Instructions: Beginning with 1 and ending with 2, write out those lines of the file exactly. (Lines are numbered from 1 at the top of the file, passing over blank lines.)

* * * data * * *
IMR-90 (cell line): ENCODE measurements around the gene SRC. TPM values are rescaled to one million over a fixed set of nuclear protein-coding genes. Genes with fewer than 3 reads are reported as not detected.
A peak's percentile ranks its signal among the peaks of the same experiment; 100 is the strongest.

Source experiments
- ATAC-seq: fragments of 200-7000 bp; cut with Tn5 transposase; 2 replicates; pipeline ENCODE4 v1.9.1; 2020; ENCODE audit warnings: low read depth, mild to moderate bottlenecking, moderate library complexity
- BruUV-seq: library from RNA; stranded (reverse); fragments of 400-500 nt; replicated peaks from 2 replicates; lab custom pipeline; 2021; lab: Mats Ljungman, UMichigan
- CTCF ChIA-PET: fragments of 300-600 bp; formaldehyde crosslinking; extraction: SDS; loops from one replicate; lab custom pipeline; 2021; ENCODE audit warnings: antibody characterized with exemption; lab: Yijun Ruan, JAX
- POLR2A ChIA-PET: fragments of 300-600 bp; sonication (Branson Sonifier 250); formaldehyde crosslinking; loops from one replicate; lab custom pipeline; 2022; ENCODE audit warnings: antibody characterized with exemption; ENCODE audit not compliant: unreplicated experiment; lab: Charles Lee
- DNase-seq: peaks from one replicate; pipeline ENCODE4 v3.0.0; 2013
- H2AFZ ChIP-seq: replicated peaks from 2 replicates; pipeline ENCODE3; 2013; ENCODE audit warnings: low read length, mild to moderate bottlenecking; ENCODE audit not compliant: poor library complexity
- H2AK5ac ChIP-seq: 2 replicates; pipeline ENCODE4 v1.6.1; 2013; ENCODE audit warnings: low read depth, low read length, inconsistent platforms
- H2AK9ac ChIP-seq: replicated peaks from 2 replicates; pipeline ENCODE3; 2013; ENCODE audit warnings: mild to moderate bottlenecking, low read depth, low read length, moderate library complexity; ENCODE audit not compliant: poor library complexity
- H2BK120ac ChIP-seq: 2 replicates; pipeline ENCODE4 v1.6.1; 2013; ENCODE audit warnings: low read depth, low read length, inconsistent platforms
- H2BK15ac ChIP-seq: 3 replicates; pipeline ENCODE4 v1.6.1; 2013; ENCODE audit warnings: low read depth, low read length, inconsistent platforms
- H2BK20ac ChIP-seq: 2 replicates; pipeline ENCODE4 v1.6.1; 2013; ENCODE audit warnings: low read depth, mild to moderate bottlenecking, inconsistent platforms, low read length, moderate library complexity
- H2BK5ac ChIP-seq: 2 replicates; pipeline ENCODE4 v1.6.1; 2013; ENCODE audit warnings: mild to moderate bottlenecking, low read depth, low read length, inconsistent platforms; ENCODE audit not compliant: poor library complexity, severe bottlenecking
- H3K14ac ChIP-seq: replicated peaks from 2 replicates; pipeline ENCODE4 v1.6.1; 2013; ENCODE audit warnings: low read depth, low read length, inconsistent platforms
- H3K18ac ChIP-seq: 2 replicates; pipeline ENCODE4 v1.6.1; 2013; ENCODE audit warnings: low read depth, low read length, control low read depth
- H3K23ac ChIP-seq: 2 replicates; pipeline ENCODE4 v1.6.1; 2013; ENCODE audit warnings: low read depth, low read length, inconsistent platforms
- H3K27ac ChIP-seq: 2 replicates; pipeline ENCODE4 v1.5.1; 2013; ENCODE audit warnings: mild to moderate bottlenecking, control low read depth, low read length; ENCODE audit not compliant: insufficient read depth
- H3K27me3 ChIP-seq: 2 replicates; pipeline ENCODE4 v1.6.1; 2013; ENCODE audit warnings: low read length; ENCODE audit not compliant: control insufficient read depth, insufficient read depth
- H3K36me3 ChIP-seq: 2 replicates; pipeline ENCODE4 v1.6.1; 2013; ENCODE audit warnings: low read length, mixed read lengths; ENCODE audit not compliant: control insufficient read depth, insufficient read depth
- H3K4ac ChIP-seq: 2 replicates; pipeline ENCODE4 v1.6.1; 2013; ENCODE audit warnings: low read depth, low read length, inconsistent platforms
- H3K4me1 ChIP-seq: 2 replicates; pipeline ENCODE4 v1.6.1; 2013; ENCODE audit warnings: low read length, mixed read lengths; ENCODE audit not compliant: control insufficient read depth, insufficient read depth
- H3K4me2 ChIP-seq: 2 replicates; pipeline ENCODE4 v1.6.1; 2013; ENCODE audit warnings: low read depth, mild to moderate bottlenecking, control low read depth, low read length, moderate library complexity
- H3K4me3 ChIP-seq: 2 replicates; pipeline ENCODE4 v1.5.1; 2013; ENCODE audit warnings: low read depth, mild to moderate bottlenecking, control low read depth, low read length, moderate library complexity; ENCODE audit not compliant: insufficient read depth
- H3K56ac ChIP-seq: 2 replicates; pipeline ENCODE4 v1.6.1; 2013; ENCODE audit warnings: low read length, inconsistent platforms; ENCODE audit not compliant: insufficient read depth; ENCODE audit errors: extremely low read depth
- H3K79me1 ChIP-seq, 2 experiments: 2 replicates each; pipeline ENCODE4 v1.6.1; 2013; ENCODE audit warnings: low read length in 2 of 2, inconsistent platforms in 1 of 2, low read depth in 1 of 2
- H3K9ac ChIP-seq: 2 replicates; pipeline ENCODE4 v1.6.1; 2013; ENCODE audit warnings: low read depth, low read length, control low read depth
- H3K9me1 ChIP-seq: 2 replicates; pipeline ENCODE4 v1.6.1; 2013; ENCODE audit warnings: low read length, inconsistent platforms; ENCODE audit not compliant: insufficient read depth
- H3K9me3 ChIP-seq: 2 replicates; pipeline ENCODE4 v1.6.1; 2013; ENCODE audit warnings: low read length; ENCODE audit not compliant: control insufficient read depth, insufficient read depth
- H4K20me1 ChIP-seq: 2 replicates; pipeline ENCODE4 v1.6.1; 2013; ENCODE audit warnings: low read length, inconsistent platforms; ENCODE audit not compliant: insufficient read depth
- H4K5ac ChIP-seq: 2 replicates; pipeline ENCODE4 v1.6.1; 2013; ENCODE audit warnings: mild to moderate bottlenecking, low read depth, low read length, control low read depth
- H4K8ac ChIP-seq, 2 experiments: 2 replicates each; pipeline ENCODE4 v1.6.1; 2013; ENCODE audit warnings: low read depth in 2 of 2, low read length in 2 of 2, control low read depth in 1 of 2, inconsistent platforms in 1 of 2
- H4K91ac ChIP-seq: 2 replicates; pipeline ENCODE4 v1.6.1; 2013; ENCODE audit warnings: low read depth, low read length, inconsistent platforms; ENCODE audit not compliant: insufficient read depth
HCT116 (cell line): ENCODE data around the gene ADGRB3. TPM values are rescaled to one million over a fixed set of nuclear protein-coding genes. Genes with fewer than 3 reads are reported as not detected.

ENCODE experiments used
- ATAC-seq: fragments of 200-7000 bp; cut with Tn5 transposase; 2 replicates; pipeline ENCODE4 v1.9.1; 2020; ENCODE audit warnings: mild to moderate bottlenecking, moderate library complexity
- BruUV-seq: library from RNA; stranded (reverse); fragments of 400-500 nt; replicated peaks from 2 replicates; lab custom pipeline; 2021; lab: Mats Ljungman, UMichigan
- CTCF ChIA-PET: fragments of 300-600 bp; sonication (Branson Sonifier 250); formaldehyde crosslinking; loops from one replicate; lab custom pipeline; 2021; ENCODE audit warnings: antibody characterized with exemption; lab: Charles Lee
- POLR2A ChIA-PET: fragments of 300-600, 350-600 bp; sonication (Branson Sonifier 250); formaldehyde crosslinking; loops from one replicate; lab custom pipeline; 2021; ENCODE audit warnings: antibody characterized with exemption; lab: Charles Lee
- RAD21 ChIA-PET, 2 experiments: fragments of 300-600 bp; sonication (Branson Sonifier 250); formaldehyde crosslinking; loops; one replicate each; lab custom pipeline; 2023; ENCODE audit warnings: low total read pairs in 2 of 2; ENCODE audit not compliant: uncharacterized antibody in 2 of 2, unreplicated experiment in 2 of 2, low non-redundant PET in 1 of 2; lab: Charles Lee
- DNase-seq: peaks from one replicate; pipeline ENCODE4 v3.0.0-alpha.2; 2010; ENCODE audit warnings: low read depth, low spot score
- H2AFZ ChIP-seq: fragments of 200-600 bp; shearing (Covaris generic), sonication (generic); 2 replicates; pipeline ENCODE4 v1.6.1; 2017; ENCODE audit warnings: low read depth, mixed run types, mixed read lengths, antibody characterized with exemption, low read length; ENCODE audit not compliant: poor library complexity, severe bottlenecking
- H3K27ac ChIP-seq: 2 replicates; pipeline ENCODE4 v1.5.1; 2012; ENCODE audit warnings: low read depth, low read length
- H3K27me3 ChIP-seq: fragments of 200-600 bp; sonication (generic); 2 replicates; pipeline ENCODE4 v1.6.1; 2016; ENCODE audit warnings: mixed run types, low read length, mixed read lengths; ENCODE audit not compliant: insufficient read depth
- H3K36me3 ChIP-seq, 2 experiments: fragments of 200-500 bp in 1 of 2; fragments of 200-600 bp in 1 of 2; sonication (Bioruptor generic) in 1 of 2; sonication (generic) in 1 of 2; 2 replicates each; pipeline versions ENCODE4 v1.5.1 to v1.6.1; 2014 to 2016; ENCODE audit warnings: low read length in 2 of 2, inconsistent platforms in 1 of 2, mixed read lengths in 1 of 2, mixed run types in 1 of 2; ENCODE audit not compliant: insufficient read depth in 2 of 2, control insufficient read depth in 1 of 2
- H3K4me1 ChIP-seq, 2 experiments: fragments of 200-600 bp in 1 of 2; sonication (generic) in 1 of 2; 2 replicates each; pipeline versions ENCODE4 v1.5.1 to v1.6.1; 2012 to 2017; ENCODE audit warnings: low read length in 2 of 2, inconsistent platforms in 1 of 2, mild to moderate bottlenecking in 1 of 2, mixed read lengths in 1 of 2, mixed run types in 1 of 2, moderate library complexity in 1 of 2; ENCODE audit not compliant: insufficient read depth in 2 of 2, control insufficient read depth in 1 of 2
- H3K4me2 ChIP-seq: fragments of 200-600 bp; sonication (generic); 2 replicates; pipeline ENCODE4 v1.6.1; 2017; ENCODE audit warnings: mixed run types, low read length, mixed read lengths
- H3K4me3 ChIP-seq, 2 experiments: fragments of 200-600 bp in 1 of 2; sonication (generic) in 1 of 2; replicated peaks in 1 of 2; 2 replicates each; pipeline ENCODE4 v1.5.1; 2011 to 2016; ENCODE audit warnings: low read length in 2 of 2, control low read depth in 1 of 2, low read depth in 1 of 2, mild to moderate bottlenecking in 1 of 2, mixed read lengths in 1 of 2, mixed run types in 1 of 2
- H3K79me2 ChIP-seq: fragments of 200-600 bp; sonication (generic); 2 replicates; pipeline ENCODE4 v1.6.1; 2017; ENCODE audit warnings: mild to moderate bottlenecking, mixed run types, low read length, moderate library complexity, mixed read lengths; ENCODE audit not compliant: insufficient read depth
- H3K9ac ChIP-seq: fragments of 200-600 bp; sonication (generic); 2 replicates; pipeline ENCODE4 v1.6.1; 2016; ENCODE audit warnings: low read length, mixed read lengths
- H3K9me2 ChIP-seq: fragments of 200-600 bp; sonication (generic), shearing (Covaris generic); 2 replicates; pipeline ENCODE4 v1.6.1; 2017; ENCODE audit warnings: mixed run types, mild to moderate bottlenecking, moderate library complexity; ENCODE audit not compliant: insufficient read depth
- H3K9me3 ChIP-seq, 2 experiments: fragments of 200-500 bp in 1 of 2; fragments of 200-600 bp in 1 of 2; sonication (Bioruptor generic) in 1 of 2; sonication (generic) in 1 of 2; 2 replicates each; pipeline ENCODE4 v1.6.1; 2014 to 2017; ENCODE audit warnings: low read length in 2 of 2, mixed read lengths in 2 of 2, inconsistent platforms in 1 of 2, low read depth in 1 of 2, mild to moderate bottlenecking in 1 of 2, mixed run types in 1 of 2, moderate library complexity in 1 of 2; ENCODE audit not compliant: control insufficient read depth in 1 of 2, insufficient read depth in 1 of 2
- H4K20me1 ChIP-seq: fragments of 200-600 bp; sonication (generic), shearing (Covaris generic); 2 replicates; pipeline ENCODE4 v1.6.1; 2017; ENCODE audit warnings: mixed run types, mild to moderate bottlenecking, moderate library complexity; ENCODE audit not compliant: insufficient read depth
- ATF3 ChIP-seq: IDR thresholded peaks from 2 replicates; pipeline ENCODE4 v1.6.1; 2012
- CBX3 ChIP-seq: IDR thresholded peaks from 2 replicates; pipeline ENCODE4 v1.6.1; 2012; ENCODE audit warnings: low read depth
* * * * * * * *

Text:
IMR-90 (cell line): ENCODE measurements around the gene SRC. TPM values are rescaled to one million over a fixed set of nuclear protein-coding genes. Genes with fewer than 3 reads are reported as not detected.
A peak's percentile ranks its signal among the peaks of the same experiment; 100 is the strongest.